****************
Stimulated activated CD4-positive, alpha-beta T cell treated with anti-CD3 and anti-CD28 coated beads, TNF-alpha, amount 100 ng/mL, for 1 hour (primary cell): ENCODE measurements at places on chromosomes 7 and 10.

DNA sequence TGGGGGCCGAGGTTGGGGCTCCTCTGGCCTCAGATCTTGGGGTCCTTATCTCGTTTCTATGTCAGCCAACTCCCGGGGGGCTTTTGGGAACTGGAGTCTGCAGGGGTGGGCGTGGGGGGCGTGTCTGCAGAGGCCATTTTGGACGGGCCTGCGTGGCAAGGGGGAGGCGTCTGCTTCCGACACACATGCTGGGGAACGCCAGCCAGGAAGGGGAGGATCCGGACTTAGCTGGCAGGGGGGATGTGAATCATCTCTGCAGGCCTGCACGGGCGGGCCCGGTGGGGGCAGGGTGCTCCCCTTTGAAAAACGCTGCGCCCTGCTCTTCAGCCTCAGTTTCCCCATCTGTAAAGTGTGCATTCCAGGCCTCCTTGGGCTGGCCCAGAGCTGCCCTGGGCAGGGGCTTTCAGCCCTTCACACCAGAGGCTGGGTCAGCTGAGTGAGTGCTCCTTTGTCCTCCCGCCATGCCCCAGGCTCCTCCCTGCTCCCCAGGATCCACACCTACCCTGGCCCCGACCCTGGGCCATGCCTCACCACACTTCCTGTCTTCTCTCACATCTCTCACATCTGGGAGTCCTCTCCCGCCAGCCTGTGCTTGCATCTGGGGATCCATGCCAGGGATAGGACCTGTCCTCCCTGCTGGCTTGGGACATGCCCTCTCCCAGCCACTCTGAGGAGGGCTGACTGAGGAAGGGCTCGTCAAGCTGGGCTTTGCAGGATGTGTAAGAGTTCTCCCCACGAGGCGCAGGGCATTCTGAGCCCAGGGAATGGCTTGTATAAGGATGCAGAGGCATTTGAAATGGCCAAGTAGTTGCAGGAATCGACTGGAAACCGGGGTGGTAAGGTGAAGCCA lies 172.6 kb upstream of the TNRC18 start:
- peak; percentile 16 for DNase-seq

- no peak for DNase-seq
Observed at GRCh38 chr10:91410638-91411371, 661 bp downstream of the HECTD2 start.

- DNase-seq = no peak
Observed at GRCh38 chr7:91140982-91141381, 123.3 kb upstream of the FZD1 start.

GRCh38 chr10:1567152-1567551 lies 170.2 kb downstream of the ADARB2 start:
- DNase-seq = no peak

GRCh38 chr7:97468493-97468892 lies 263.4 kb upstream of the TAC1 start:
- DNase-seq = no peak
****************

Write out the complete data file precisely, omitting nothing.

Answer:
Stimulated activated CD4-positive, alpha-beta T cell treated with anti-CD3 and anti-CD28 coated beads, TNF-alpha, amount 100 ng/mL, for 1 hour (primary cell): ENCODE measurements at places on chromosomes 7 and 10.

DNA sequence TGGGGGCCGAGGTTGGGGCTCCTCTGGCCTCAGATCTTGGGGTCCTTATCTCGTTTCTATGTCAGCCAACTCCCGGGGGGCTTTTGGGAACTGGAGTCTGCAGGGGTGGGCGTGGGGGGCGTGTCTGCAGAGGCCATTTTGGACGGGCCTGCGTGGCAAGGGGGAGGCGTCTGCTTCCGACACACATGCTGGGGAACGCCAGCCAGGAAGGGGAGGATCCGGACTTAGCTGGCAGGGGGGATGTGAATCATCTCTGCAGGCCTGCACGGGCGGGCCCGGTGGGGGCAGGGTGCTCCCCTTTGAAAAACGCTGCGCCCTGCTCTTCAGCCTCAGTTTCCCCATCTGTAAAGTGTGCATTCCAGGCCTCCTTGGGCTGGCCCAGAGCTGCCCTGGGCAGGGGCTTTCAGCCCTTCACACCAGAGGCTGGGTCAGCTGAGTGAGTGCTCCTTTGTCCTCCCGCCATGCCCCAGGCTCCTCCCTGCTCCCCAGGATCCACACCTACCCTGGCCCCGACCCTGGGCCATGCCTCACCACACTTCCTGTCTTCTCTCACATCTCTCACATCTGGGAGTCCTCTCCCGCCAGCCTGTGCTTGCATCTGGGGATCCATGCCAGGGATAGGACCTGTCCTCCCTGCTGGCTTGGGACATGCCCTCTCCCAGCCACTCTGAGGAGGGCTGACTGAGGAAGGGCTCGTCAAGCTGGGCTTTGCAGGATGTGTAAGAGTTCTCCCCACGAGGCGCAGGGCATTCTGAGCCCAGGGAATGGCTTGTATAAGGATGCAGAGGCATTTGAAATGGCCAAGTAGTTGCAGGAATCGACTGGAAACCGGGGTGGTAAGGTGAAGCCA lies 172.6 kb upstream of the TNRC18 start:
- peak; percentile 16 for DNase-seq

- no peak for DNase-seq
Observed at GRCh38 chr10:91410638-91411371, 661 bp downstream of the HECTD2 start.

- DNase-seq = no peak
Observed at GRCh38 chr7:91140982-91141381, 123.3 kb upstream of the FZD1 start.

GRCh38 chr10:1567152-1567551 lies 170.2 kb downstream of the ADARB2 start:
- DNase-seq = no peak

GRCh38 chr7:97468493-97468892 lies 263.4 kb upstream of the TAC1 start:
- DNase-seq = no peak